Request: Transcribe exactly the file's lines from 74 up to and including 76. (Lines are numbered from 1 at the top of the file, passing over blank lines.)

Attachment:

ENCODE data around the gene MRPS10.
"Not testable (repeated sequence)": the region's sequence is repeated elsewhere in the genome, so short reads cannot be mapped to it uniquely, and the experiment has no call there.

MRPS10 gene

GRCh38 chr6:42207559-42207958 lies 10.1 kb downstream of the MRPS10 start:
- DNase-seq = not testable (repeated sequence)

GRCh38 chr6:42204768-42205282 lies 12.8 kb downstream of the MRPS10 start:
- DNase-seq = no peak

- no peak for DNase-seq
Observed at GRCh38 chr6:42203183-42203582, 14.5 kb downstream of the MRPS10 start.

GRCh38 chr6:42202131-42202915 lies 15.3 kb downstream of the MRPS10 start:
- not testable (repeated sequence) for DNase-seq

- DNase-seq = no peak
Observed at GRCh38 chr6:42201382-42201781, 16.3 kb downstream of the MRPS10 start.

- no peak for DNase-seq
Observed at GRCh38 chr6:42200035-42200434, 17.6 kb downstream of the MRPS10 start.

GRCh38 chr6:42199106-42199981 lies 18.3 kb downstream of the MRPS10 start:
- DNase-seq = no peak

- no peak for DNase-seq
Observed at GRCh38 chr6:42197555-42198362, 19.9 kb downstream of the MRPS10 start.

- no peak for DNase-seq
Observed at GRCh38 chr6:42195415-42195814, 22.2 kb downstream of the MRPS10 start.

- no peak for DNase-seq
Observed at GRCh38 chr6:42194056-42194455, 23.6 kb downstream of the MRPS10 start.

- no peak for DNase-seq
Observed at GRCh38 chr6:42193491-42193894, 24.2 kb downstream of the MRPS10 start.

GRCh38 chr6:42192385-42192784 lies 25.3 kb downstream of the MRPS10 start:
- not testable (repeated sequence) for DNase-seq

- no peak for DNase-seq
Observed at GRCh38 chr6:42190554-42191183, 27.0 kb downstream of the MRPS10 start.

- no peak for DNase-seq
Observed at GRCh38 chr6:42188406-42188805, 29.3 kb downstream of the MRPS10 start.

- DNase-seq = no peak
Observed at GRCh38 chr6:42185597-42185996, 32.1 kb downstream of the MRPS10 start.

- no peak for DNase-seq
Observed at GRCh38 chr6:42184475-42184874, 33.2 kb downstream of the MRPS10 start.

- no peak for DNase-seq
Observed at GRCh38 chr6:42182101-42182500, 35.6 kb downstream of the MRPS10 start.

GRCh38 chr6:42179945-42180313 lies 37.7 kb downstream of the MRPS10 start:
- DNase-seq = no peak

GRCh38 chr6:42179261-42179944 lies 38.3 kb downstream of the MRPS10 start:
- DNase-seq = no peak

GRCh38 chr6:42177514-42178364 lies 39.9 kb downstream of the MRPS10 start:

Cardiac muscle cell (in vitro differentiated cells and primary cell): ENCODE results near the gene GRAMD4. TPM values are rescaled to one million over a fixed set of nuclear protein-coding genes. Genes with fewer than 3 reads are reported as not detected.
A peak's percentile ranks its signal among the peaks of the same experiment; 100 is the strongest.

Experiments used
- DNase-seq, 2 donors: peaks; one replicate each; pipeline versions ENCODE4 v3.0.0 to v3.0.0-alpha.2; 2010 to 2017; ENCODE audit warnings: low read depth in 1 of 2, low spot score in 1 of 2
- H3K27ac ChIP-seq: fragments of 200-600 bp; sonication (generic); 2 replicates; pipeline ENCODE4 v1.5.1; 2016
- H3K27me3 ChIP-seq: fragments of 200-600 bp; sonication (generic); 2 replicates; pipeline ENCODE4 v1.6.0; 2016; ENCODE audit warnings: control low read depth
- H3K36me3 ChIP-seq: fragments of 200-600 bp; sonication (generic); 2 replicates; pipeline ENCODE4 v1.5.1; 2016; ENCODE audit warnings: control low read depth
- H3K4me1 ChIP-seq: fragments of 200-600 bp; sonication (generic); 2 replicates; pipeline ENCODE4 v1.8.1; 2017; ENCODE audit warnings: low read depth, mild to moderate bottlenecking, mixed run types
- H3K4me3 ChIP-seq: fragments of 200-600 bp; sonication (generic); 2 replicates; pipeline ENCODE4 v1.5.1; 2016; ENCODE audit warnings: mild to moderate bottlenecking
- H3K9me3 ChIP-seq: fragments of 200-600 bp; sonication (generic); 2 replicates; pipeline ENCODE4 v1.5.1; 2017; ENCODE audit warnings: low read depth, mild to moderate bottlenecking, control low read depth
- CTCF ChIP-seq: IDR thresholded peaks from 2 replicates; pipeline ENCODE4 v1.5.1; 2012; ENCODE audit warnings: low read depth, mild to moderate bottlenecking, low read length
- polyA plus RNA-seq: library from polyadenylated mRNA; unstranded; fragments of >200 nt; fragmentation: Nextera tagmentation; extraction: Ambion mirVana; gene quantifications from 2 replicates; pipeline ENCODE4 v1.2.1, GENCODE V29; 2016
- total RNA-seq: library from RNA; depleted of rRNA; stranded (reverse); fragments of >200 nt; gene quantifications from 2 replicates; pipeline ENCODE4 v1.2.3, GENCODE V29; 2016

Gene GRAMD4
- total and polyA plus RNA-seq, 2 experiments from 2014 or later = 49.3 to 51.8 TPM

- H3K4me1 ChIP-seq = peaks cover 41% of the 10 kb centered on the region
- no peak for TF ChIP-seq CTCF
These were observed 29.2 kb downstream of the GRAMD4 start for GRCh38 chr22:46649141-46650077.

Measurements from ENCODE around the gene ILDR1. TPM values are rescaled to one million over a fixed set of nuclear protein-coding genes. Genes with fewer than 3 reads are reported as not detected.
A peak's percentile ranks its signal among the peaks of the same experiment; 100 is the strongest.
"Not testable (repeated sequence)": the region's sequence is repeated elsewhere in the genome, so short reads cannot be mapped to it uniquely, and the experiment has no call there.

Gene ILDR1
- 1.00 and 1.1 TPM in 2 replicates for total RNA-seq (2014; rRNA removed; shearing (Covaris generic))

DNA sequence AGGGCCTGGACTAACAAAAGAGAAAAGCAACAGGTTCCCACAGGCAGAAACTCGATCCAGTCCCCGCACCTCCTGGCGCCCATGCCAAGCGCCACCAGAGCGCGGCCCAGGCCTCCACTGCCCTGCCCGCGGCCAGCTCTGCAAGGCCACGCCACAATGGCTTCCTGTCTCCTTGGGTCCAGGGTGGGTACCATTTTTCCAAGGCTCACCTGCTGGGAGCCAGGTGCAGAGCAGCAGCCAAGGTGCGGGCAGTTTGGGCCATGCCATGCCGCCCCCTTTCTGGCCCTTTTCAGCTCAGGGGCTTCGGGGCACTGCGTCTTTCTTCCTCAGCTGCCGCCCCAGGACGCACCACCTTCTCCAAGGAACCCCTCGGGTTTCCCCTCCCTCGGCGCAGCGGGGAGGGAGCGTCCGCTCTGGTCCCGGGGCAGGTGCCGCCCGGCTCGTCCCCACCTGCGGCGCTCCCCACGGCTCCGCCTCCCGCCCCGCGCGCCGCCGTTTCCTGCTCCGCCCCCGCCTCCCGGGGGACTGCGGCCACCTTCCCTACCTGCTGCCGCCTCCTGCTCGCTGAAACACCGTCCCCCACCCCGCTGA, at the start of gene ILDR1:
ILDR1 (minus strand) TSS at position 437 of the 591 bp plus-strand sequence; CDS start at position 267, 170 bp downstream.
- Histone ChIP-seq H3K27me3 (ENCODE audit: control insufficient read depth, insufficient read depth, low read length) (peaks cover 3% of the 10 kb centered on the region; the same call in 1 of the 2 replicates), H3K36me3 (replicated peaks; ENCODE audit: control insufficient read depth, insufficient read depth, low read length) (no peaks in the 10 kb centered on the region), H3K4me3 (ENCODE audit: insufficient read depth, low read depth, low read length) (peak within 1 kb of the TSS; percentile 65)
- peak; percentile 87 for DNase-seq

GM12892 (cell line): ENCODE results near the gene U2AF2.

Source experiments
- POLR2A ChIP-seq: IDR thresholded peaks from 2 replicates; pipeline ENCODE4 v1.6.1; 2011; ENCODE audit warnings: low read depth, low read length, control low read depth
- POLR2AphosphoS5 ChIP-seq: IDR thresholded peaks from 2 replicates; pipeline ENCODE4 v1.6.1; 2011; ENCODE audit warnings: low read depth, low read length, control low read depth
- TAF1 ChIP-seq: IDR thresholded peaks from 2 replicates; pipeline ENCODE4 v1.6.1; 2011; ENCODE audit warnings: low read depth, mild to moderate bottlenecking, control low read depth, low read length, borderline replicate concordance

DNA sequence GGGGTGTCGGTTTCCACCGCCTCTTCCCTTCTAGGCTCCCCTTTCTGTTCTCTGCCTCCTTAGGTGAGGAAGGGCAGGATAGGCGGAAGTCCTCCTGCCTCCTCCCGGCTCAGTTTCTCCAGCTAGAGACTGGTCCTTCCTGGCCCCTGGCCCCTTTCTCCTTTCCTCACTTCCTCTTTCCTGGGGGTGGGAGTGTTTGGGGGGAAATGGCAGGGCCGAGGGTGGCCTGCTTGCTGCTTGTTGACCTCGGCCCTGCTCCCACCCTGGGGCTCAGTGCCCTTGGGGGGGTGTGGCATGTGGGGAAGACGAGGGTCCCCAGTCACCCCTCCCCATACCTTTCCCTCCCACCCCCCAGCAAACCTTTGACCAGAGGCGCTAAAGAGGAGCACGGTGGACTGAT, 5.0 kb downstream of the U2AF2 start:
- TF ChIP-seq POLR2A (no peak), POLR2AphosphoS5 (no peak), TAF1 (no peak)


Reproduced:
- TAF1 ChIP-seq: IDR thresholded peaks from 2 replicates; pipeline ENCODE4 v1.6.1; 2011; ENCODE audit warnings: low read depth, mild to moderate bottlenecking, control low read depth, low read length, borderline replicate concordance

DNA sequence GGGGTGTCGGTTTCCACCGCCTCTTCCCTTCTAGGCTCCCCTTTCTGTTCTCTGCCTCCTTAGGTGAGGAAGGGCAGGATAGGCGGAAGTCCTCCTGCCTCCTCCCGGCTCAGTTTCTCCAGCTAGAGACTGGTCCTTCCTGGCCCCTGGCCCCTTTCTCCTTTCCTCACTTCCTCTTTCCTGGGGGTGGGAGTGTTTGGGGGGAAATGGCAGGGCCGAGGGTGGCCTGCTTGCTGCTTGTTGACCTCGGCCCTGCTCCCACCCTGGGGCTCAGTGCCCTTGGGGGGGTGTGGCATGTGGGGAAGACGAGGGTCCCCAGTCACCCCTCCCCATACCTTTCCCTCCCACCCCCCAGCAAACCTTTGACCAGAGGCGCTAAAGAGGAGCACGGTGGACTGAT, 5.0 kb downstream of the U2AF2 start:
- TF ChIP-seq POLR2A (no peak), POLR2AphosphoS5 (no peak), TAF1 (no peak)